Wednesday, March 14, 2018

Failed total shoulder, difficult revision

One year after a total shoulder arthroplasty, this patient presented with a draining right shoulder wound, a red arm, and a painful shoulder

 and these x-rays showing glenoid osteolysis, a fractured hybrid fixation peg and stress shielding of the upper humerus with a bone-ingrowth press fit humeral stem.

At surgery, the sinus track was excised along with chronic inflammatory tissue. Frozen sections were negative for white cells.

The retrieved glenoid showed a fractured peg

The portion of the peg remaining in the glenoid was removed with a trephine.

Removal of the humeral component was difficult because of the tight diaphysial fit and the fragile osteopenic metaphyseal bone.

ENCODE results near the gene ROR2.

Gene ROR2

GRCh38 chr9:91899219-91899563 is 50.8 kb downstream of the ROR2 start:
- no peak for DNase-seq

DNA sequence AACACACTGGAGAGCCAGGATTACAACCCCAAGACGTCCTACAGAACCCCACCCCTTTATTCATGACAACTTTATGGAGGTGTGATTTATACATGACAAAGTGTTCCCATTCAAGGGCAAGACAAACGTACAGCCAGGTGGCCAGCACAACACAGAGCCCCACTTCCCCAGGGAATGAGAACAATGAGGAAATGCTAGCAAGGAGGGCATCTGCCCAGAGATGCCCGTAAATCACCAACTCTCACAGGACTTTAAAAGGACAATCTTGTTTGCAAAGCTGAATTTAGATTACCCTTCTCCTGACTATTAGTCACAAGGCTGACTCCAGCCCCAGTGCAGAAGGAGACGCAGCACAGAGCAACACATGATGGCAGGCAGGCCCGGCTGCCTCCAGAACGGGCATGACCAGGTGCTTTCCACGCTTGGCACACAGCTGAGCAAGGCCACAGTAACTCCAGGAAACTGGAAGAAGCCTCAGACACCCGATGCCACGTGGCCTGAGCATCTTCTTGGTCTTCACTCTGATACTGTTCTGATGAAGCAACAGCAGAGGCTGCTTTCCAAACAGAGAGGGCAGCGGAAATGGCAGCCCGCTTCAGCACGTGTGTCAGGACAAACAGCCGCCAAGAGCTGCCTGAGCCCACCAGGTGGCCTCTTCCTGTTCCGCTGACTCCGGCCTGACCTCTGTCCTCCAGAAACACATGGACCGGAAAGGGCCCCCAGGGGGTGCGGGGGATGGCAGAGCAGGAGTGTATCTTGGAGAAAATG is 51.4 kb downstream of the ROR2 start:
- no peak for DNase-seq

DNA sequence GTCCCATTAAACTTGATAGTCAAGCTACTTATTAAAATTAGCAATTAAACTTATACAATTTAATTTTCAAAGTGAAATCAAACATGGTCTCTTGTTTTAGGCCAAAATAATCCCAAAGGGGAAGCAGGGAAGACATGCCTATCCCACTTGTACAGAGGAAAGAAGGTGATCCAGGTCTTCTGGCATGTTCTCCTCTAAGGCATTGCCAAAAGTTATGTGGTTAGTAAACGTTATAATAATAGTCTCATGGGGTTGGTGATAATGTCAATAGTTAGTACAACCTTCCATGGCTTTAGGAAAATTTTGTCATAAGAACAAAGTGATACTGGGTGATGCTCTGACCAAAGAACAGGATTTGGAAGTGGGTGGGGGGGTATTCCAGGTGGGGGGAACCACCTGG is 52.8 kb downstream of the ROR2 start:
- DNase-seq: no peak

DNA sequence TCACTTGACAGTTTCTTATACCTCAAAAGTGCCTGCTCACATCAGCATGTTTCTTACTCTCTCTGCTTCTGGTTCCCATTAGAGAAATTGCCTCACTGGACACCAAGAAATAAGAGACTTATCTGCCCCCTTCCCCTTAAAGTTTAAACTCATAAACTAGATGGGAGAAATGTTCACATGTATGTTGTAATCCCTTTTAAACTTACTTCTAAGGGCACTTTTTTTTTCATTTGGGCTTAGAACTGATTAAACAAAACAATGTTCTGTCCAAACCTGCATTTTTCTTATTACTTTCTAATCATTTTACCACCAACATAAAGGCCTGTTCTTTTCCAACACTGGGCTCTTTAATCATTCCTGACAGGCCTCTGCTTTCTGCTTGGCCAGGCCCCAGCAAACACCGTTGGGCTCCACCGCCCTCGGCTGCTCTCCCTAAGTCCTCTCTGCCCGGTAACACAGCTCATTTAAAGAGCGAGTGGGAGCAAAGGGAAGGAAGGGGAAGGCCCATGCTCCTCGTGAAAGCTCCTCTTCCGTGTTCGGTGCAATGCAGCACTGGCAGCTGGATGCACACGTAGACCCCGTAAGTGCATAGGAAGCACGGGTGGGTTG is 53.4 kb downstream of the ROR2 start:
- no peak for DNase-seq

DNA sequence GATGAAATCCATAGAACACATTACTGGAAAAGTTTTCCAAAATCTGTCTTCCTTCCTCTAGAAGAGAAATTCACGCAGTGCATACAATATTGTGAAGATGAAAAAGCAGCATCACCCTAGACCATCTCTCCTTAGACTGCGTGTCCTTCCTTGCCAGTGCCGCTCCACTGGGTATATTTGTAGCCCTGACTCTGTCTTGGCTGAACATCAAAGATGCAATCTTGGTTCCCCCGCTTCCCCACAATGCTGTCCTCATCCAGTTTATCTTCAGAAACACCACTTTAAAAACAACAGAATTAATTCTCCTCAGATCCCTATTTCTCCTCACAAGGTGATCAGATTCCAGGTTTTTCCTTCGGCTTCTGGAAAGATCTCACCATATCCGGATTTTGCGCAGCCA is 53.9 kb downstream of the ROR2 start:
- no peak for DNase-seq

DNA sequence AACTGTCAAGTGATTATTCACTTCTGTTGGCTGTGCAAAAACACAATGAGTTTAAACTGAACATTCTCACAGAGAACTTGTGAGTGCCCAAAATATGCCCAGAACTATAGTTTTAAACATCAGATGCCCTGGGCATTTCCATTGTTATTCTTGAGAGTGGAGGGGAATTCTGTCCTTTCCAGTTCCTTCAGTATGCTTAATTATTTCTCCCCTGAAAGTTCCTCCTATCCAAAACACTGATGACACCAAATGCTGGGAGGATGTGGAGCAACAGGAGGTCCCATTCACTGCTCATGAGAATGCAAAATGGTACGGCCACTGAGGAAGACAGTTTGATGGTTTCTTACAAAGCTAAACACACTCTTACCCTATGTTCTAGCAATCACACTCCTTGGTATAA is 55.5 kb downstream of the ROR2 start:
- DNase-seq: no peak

A cement spacer was inserted because of the suspicion of infection.

The patient will be placed on the 'red' protocol of IV antibiotics until the cultures are finalize.

This case demonstrates (1) the ever present risk of infection in shoulder arthroplasty, (2) the susceptibility of fatigue fracture of a metal post, (3) the problems created by a tight press-fit bone ingrowth stem should prosthesis removal become necessary.

The potential for fatigue fracture of a hybrid post has been shown in a recent article

Five-year minimum clinical and radiographic outcomes of total shoulder arthroplasty using a hybrid glenoid component with a central porous titanium post.

Here is a radiograph from that article.

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